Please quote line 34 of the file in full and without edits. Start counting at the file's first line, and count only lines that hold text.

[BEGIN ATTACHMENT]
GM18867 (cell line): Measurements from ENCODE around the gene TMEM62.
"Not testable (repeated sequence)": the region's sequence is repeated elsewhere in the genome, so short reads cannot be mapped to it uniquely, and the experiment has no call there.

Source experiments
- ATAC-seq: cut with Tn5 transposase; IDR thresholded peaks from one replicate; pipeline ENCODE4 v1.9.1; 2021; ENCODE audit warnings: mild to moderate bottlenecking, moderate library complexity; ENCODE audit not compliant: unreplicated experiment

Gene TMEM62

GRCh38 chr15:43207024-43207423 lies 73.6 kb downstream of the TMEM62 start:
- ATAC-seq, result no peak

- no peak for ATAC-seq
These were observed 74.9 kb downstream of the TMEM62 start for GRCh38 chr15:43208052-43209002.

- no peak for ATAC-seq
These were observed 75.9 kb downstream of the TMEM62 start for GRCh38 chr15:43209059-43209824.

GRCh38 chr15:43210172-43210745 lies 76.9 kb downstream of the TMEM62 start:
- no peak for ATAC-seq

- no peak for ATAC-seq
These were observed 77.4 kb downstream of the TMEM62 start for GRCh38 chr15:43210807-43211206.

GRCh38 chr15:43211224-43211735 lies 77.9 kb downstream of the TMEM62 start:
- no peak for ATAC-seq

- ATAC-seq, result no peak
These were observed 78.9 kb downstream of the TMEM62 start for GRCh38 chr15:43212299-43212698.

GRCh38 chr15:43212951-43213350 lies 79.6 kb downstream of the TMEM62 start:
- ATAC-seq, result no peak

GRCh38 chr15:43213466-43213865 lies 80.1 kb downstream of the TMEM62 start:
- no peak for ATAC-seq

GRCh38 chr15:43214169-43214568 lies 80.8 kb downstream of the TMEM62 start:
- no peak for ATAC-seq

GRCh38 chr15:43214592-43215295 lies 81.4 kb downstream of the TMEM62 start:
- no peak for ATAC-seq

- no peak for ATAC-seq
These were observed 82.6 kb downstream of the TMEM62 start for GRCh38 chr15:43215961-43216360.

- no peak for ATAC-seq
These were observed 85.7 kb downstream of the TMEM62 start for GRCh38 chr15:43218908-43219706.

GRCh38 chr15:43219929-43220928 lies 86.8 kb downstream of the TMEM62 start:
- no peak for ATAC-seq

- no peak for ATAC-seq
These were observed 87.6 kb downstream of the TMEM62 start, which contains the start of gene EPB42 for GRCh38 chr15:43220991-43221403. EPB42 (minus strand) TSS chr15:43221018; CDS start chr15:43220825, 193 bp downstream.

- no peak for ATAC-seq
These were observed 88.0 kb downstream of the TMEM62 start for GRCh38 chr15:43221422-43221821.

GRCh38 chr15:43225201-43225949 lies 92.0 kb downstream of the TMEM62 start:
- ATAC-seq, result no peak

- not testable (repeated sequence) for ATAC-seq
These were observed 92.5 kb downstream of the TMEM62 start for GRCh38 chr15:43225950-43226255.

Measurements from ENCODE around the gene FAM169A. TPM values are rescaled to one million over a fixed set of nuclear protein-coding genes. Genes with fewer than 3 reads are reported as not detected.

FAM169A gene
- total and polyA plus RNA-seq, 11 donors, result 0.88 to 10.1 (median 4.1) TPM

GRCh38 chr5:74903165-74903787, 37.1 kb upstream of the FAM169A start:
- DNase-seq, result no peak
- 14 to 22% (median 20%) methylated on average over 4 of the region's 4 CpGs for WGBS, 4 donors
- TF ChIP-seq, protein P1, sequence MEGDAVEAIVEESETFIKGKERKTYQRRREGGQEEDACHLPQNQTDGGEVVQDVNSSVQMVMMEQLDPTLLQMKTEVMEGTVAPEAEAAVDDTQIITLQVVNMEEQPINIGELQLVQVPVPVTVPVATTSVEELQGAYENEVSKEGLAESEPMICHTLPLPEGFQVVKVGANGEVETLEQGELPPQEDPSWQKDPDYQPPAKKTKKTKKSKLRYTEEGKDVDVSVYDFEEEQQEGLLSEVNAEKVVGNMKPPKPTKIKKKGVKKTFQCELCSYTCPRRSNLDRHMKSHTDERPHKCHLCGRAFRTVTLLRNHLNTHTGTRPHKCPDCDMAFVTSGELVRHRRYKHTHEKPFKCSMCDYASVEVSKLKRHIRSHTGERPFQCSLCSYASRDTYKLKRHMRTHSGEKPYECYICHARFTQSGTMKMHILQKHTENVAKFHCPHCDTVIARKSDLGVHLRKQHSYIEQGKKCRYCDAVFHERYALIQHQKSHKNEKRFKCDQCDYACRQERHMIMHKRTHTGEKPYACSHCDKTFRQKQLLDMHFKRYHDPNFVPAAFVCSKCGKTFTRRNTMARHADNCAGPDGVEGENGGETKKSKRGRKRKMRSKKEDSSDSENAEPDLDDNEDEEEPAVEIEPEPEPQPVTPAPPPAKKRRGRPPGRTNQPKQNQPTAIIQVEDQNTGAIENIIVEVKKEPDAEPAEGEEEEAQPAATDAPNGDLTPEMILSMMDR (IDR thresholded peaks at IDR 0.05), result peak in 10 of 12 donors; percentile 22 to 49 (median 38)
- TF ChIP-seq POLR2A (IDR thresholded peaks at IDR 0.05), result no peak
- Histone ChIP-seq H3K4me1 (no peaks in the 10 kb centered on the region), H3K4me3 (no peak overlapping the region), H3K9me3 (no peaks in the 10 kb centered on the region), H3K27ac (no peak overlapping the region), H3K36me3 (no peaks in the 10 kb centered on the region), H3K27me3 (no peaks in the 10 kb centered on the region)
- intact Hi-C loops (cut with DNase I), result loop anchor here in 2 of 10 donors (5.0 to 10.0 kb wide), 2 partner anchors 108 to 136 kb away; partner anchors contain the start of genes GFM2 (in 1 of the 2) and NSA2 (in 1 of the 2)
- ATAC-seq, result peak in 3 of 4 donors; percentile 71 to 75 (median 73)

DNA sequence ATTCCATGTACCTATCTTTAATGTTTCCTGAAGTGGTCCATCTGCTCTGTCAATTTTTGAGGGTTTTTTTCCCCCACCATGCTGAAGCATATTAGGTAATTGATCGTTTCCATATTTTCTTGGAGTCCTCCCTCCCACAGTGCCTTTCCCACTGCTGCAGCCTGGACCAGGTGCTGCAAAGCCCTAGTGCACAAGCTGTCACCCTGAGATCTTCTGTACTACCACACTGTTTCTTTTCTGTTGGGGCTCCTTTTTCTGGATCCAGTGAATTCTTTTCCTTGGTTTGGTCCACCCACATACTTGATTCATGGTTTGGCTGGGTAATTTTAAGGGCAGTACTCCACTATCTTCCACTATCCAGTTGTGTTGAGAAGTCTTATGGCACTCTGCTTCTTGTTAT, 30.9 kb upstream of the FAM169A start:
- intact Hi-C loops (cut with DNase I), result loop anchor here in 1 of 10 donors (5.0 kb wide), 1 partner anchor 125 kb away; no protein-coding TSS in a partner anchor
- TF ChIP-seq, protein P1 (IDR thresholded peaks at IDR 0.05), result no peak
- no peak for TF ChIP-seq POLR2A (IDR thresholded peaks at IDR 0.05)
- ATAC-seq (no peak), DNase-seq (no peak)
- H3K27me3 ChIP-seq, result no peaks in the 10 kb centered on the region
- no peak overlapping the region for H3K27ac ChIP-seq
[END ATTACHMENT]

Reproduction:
- no peak for ATAC-seq